Hi guys, did a job on Tuesday and it appears that the water based deck sealant started to peel in places after I had washed the house, the customer is convinced it is not my fault, I offered to pay for the deck to be resealed they wouldn’t hear of it, the husband had already sanded back the parts and was reapplying sealant.
It only happened on certain sections of the deck that was in the prolonged sun exposure, mix was not directly sprayed onto the deck, mix was only 0.7-0.8% applied with a 12v pump as my DS broke last week and the new one is yet to arrive. So in this instance I know the precise ratio of the mix, dwell time was 5-10 mins and all rinsed off with one of the spray tips from the Jrod with a 4gal 4k machine.
I only found out when I arrived today to do a shower door restoration, and they informed me, they think it was because they used a different brand of sealant on the front deck where the water based sealant was , where the rear deck which had oil based sealant was not affected at all. The paint store said it would come off with pressure, however I only used soft washing tips.
I guess I am wondering if anyone else has experienced anything like this, I couldn’t find anything specific with search, what would have caused this:
Oxidization from the sun?
Did the mix strip it?
Pressure? ( didn’t use any)
Home owner applied old sealant incorrectly?
Hopefully someone will chime in and offer their expertise as I would prefer for this not be a repeatable occurrence, although it has never happened before.
I do not have any pics, I never actually saw the issue, I was just informed. But the customer lives on ocean front, and mentioned how they liked this sealant as they didn’t have sand before applying it, maybe there was sand or salt contaminating the surface prior.
G’Day Steve, I’ve had 3 of those so far this year, but that’s an exception, and a couple last year.
They have all been old coatings, not badly sun damaged & both waterbased (Cabot’s Aquadeck) and oil-based (Sikkens & traditional penetrating oil).
Like you, my mix is about 0.7% bleach, but I probably do bigger sections so the deck is wet for longer. I find it’s worse where I’ve walked - especially if I have walked back & forth hand brushing the old weatherboards.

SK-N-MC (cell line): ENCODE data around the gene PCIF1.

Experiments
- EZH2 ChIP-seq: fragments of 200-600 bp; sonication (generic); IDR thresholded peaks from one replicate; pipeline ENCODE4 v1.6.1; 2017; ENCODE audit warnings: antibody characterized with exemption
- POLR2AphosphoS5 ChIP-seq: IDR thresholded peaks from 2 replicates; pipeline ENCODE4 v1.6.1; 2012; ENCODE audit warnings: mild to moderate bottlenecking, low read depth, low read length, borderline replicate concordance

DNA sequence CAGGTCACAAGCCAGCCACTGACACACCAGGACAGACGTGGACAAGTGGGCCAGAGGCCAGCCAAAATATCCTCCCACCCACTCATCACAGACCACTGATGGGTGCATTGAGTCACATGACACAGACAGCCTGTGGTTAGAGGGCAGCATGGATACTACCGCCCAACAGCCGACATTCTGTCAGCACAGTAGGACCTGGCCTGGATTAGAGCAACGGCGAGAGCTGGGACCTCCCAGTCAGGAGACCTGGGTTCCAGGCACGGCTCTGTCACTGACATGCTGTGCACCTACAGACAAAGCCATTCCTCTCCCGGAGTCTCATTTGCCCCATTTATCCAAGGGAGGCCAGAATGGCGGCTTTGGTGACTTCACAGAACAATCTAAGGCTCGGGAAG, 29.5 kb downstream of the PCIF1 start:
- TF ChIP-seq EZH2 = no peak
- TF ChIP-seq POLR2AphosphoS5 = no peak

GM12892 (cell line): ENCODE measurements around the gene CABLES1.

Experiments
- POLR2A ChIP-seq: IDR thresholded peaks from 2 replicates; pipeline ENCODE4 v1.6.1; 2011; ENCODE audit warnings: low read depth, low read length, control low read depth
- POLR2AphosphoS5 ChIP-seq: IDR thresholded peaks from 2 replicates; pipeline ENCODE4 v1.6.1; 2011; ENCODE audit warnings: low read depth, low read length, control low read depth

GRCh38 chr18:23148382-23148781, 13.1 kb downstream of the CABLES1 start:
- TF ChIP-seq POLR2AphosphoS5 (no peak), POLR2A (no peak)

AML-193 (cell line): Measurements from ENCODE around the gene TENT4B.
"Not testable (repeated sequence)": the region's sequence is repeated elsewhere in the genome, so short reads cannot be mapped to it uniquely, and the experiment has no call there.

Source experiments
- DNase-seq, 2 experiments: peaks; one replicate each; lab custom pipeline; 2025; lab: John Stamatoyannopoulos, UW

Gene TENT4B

My explanation is that
old coatings don’t like being wet and walked on,
sometimes people don’t prepare the re-coat properly (some need sanding, but the tin is vague about it),
sometimes people change product and the new doesn’t stick very well to the old.
Case 1 - Owner recoats with AquaDeck nearly every year for 15+ years, but never washes or sands
Case 2 - Owner applied traditional penetrating oil every year whether it needs it or not - last time it took a week to dry (leaving a layer of penetrating oil on the surface),
Case 3 - Painter re-applies Sikkens every year without sanding.
I’ve taken to asking more questions about the deck - product, age & recoat regime and warning the owner that if old &/or not prepared properly the coating may breakdown & lift-off.
Thanks for the reply John, what is normally the outcome?
Do they expect you to fix it?
The house That I did, the neighbors booked me in for the following week, when I saw the neighbor I did the week before he was making out like it was fully my fault, even though a few days before seemed like it was about time for a reseal.
Dont stress steve, I reckon the client is trying to put the blame on you unfairly.
From what I can gather from details given it is likely that insufficient preparation before application of sealer is the likely culprit.
If it really is bothering you drop back around to the job and ask to be shown affected areas and take some pictures. Also try to peel off a little more with your finger nail to assess if coating was still soft when you washed, it may have hardened by now.
Hi Steve, sorry for the delay in getting back to you. I’ve only had one who was upset, the other new the deck was in need of a re-coat - I offered to inspect & examine, but they didn’t want me too, so I didn’t. Probably lost the customer, but it was quite a distance away, and I didn’t price it very well, so no drama.